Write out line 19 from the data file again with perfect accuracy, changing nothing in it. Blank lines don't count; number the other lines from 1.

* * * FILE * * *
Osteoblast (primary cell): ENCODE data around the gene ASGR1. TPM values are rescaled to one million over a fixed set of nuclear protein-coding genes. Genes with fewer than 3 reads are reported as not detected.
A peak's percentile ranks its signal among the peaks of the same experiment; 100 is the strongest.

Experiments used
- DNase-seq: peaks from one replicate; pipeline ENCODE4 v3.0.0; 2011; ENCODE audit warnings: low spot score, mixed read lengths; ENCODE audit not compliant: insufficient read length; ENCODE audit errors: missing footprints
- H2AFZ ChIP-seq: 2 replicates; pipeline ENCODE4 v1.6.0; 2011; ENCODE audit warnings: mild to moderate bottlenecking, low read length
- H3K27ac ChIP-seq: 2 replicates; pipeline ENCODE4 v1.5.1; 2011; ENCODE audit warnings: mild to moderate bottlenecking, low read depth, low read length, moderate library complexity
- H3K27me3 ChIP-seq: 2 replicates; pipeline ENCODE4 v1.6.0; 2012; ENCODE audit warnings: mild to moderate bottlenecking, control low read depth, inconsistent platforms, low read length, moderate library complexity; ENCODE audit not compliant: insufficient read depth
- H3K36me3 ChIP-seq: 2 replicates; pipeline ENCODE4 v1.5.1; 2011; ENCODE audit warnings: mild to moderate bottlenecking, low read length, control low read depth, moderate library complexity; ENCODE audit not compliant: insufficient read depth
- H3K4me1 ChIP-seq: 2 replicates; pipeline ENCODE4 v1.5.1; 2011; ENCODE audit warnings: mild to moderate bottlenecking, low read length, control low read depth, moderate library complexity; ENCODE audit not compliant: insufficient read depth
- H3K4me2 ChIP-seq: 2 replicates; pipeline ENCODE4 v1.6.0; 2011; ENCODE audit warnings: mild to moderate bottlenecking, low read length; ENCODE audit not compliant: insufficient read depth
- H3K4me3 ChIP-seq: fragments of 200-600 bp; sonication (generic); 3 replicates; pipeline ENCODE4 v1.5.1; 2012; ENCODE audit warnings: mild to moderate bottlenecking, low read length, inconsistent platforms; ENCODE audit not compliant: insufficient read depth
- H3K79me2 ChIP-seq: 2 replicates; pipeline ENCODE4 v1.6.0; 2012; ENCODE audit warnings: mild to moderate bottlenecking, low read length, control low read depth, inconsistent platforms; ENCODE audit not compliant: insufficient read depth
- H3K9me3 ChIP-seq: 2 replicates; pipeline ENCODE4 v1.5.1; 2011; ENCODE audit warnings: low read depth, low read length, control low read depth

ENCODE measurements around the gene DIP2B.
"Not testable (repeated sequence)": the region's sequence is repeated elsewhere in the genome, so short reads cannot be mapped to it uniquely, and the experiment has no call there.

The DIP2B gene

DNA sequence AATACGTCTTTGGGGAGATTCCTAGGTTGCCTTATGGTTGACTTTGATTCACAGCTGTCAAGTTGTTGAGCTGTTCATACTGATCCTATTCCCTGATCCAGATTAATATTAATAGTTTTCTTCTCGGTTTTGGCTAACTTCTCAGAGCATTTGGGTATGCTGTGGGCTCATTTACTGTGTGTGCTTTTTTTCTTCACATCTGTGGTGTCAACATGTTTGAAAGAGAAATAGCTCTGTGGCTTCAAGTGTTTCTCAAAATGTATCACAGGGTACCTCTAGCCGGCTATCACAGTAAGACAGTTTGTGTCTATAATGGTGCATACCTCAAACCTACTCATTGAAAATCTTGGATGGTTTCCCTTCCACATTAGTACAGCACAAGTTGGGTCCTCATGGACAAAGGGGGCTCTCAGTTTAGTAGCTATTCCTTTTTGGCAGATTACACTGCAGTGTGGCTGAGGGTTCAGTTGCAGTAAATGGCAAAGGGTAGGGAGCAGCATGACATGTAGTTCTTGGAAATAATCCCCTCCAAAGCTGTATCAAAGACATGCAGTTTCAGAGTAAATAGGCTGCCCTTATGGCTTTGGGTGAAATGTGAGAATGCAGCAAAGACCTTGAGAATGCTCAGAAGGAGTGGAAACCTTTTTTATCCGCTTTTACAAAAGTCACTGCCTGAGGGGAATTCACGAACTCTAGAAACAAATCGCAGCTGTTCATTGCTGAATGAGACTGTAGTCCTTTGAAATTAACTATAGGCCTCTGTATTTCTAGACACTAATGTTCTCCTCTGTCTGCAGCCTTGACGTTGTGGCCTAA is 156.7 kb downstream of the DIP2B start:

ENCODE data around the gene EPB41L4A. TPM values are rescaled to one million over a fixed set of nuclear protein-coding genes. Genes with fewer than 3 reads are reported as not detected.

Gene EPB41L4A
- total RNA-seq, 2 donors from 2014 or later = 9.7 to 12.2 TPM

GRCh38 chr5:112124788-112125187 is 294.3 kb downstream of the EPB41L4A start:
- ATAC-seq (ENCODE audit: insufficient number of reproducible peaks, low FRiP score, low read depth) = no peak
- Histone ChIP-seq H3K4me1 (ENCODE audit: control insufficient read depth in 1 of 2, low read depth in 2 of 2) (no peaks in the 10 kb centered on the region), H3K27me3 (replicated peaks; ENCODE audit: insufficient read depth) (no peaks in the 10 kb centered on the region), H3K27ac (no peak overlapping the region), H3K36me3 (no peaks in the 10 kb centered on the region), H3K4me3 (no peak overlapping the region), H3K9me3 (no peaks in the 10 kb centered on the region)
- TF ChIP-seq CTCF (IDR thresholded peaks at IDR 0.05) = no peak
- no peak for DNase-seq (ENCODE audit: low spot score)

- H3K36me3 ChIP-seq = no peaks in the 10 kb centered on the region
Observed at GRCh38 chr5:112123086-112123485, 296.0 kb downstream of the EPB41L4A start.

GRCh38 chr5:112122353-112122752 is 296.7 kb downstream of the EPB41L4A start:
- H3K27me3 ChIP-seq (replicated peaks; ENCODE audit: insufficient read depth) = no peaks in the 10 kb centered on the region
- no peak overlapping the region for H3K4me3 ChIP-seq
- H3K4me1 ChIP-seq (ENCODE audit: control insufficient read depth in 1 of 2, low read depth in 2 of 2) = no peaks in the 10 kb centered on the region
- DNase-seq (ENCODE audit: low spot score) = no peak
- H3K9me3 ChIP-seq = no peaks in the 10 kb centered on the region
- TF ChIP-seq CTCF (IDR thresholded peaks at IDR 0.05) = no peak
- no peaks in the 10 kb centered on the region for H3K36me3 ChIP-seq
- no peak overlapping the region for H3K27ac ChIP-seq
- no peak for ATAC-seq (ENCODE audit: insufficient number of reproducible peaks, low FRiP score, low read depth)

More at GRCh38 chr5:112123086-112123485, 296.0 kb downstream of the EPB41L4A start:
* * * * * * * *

Gene EPB41L4A